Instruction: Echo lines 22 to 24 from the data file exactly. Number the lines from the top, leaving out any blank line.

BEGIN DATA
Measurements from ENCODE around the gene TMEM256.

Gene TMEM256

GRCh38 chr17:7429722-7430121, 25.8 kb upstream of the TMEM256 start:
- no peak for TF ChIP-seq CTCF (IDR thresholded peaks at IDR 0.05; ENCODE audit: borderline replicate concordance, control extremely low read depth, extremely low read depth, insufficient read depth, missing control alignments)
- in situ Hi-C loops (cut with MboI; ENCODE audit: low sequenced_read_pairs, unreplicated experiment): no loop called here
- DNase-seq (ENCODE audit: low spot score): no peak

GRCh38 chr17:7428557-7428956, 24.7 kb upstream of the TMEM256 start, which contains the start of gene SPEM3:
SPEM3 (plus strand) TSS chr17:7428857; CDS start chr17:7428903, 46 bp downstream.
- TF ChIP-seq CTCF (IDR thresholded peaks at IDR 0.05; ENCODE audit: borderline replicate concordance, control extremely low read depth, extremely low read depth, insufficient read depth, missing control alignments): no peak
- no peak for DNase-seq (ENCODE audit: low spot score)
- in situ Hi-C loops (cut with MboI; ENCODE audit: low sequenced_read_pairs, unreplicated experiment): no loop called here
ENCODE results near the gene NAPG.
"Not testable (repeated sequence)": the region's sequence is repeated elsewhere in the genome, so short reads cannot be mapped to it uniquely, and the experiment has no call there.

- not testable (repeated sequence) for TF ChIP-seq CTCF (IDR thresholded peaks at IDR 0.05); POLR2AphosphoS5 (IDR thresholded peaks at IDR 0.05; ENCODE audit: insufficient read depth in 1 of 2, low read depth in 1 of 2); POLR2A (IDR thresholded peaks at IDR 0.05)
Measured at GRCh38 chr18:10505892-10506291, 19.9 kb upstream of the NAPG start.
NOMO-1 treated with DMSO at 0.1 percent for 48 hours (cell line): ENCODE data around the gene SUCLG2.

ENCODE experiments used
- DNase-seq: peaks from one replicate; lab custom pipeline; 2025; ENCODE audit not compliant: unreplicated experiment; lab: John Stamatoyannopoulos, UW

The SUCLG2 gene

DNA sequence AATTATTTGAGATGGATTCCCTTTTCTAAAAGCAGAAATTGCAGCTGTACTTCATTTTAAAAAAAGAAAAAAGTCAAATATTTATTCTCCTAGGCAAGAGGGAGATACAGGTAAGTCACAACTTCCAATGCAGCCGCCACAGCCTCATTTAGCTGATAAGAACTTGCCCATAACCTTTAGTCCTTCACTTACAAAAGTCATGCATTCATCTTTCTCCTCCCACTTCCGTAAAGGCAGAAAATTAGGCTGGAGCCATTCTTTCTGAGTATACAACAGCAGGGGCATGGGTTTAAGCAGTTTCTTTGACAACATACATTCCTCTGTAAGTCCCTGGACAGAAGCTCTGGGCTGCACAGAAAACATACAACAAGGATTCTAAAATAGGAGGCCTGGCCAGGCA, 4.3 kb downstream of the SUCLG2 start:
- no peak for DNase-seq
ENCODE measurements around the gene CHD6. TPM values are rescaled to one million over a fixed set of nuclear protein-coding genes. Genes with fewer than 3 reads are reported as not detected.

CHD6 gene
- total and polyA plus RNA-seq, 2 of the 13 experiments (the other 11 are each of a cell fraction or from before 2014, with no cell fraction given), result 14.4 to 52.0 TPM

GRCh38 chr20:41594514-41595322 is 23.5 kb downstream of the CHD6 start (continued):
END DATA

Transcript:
ENCODE measurements around the gene CHD6. TPM values are rescaled to one million over a fixed set of nuclear protein-coding genes. Genes with fewer than 3 reads are reported as not detected.

CHD6 gene
- total and polyA plus RNA-seq, 2 of the 13 experiments (the other 11 are each of a cell fraction or from before 2014, with no cell fraction given), result 14.4 to 52.0 TPM